1. My nephews were raised to run wild a bit when living with their mom and it is a different ball game now living with their father. I do not think they like the strictness, but do like the routine and schedule. Be an interesting study for sure – ha!

  3. Yikes. It would be nice too, if there were a coming-of-age rite that was not reliant on gender stereotypes (or massive amounts of money). Pie in the sky, probably. When I think about that kind of thing, my mind immediately goes to the kid whose parents can’t or won’t be involved in his/her life, or the kid who’s living in a shelter. How would we construct a rite of passage for those kids?

    1. Oh my goodness! I hadn’t even thought of that, but, yes, how about them? And great point about gender stereotypes. Does a rite of passage always have to be gendered, especially if it isn’t tied to biology (like menstruation)?

      1. That’s true, too! I like the idea of having a dinner and giving the boy or girl some little token. It could be a ring or a watch, not necessarily expensive but meaningful. Maybe even something handed down. My grandmother had a whole drawer of old watches, jewelry made with hair, and so on. I have no idea what happened to it. I got my great-grandmother’s wedding ring, and my sister got my grandmother’s, but mine was stolen.

  4. As I plan my wedding for this summer I have considered tradition, the meaning behind ritual, and what is truly necessary in my growth as a woman. So many magazines, websites, and other brides have this ‘princess’ or ‘queen’ idea. It is very self centered.

    I think that is where the Sweet Sixteen has become corrupted. It has been twisted from a celebratory rite of passage to a focus on the individual. I like Alvarez’s idea of community and growth. The celebration should be about the girl becoming a responsible woman, contributing to society.

    A family tradition I have been lucky to be a part of: When girls turn 14 on my mother’s side of the family she receives a birthstone ring. This ring symbolizes her position in the family as a woman. Wearing that ring means she represents the family. It’s worn on the left ring finger and can only be replaced upon marriage when she joins and begins her new family. That night we have a special family dinner and when the ring is given the parents talk about responsibility of being an adult (even though society won’t recognize the child as an adult for four more years). Every time I looked at that ring growing up I thought of my family and what they would feel by the choices I made. That night meant far more to me than the silly sweet sixteen I had. (At my house by the way where we played games all night haha)

    1. What a neat tradition! I like that it tied you to your family (and therefore community) without all of the focus being on you as a pampered individual or somebody who deserves some sort of queen-for-a-day treatment. That is what, in my opinion, traditions and rites should be about. I side with Alvarez too. 🙂

  5. I have occasionally come across My Super Sweet 16 when I’ve been channel-
    hopping and the way the girls behave is astonishing. They seriously need a reality check!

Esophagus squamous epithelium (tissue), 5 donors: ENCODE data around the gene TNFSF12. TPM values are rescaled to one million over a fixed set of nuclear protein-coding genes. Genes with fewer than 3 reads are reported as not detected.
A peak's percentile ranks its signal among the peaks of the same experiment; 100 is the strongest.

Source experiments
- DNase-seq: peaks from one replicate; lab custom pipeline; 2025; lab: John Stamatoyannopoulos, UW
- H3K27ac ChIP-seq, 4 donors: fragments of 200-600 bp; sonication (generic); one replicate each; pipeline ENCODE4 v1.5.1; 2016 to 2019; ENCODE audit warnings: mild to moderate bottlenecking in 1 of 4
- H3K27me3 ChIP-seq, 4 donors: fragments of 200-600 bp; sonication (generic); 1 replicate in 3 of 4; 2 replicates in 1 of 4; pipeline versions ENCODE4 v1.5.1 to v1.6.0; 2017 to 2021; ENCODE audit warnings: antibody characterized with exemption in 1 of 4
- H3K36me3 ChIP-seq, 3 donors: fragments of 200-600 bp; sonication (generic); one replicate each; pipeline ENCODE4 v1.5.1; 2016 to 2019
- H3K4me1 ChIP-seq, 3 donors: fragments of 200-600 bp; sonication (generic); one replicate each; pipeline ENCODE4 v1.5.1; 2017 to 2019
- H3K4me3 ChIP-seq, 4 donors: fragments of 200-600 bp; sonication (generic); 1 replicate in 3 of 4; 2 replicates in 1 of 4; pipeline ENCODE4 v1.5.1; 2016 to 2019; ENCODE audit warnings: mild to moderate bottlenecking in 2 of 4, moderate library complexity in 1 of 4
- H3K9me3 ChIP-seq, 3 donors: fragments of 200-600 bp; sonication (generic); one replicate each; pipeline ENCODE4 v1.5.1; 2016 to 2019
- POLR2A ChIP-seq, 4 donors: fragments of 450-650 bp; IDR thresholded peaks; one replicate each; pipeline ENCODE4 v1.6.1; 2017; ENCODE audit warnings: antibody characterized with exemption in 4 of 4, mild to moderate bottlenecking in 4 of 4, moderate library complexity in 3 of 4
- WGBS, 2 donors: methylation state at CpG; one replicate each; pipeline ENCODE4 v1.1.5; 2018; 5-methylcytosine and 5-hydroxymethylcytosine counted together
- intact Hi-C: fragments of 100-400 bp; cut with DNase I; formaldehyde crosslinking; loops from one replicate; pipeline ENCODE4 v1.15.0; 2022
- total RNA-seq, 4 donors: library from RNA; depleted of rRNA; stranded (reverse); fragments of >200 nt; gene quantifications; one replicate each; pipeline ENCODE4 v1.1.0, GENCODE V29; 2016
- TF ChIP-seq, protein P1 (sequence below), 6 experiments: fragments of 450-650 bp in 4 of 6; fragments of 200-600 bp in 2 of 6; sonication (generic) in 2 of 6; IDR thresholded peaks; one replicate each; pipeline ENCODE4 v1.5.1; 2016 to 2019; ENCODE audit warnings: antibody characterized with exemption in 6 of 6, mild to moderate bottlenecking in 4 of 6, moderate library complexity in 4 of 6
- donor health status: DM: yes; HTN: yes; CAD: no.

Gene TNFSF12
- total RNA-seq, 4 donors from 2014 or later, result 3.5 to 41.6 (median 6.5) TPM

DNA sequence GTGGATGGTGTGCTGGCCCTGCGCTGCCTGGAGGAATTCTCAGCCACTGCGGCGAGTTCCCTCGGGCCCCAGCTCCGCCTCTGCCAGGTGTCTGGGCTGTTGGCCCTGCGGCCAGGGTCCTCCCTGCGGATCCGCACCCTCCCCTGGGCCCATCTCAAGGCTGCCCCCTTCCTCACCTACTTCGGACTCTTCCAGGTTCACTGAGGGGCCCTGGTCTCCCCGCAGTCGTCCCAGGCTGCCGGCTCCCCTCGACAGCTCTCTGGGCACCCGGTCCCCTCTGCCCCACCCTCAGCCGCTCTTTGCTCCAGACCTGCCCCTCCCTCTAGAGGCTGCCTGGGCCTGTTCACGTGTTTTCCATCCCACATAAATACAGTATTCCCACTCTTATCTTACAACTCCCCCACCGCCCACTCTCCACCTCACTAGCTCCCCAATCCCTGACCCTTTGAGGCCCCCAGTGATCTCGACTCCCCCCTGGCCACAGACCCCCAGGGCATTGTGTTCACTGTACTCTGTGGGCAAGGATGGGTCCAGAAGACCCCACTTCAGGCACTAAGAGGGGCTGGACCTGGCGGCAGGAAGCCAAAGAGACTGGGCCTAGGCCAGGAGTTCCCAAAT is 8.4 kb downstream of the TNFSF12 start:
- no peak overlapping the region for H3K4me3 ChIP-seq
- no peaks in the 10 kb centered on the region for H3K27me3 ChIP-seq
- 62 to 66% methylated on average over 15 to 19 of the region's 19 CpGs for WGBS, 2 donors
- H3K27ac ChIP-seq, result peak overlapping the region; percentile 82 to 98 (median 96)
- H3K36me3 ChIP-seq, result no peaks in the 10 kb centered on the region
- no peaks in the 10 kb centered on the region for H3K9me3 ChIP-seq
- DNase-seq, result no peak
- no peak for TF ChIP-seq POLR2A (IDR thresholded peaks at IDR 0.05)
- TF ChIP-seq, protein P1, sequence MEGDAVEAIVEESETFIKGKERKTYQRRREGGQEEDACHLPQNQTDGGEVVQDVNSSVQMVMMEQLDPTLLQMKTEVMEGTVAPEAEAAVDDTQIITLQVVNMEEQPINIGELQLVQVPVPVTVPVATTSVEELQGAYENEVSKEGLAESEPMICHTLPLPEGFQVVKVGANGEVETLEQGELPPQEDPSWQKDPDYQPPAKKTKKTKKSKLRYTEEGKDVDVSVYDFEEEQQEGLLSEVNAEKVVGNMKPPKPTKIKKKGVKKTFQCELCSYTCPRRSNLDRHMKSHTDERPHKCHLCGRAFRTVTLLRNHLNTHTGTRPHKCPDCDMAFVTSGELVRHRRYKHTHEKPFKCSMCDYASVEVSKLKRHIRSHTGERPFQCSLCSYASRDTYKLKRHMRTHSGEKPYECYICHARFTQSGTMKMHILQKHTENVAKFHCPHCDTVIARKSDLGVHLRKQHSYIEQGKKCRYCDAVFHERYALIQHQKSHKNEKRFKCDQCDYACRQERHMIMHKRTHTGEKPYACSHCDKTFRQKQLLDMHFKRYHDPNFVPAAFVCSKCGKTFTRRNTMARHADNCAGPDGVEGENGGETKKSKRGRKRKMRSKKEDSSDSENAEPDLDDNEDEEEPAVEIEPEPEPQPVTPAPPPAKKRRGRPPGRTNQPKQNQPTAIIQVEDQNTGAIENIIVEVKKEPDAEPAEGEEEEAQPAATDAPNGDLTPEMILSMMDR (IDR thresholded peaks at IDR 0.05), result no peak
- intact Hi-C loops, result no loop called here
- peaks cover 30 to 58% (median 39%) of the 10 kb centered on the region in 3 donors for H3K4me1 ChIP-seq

I didn’t have a sweet sixteen party — for my sixteenth birthday I went out to visit a country house with my mother. And for my eighteenth, we had a family meal out at a lovely Spanish restaurant. As I was home-schooled right the way through from age 5 to age 18, I didn’t have a prom to go to so I guess I haven’t really experienced the ‘rites of passage’ which a lot of Western young women experience.

    I don’t really feel like I missed out on anything though. But it is definitely nice to celebrate milestones; I simply prefer to do it in a quieter, less extravagant way.

    1. Your milestones and celebrations sound absolutely lovely. I don’t think you missed anything by not going to prom! And yes, I agree. Spanish is beautiful. I did so well with it as an undergraduate, but I’ve lost so much vocabulary in the last ten years or so. I should’ve kept practicing!

  6. P.S. Spanish is a lovely language. Although it is generally easier from childhood, it’s never too late to start learning/improving a second language. 🙂 Spanish is a big component of my degree and it is so interesting. We’re learning via studying Hispanic history, politics and culture.

  7. When I fist watched My Super sweet Sixteen, I wanted to throw something at the girl having the party. She was a spoiled brat,plain and simple. it’s sad becuase there will be no conswquences for her behavior and she’s one of the people that will be a president of some fortune 500 company. ugghhh.

    I do agree with you on there needin to be something special for both girls and boys when they pass that 15-17 age mark. Like you my birthdays weren’t all that great growing up. I just was super excited for the 18th birthday so I could get out of the house and go to college.

    I think it really starts and ends with families. Parents should try to make something special happen even if it’s a trip out to Mcdonalds, something that shows the kid they are doing a good job and your proud of them.

    1. I like your suggestion to make traditions as a family. I think this sort of “ritual” might become more important as we become a more global society and local lines start to blur. We can all celebrate in our own ways, as long as the intent is there to help our children to feel special but also to teach them what it means to be an adult and a contributing member of a larger community.

  8. Emily, these sweet sixteen parties accomplish little and create a sense of entitlement and largess. I strongly feel it is about the worst thing a parent could do for their teen. I go back to the teen of a homeless family we helped, who without her parent’s knowledge, was volunteering to help others at a food bank. To state it again, a homeless teenager was volunteering to help others in need of food. Thanks for sharing these stories of what not to do. BTG

    1. I completely agree. It is telling that a homeless teenager knows about caring and community. I see in this how our struggles have the potential to make us compassionate.

  9. I absolutely agree with you that these Sweet Sixteen parties are a disgusting display of spoiled and selfish behavior. These parties definitely encourage the entitled behavior that this girl displayed on the show. I think it is really crippling for a parent to support these kinds of behaviors in their child, by giving them everything that they want from these ridiculous parties.

    1. I think, too, that this sort of party is a symptom of an ongoing pattern of privilege. It only makes it worse and reinforces the fact that they are “queen.”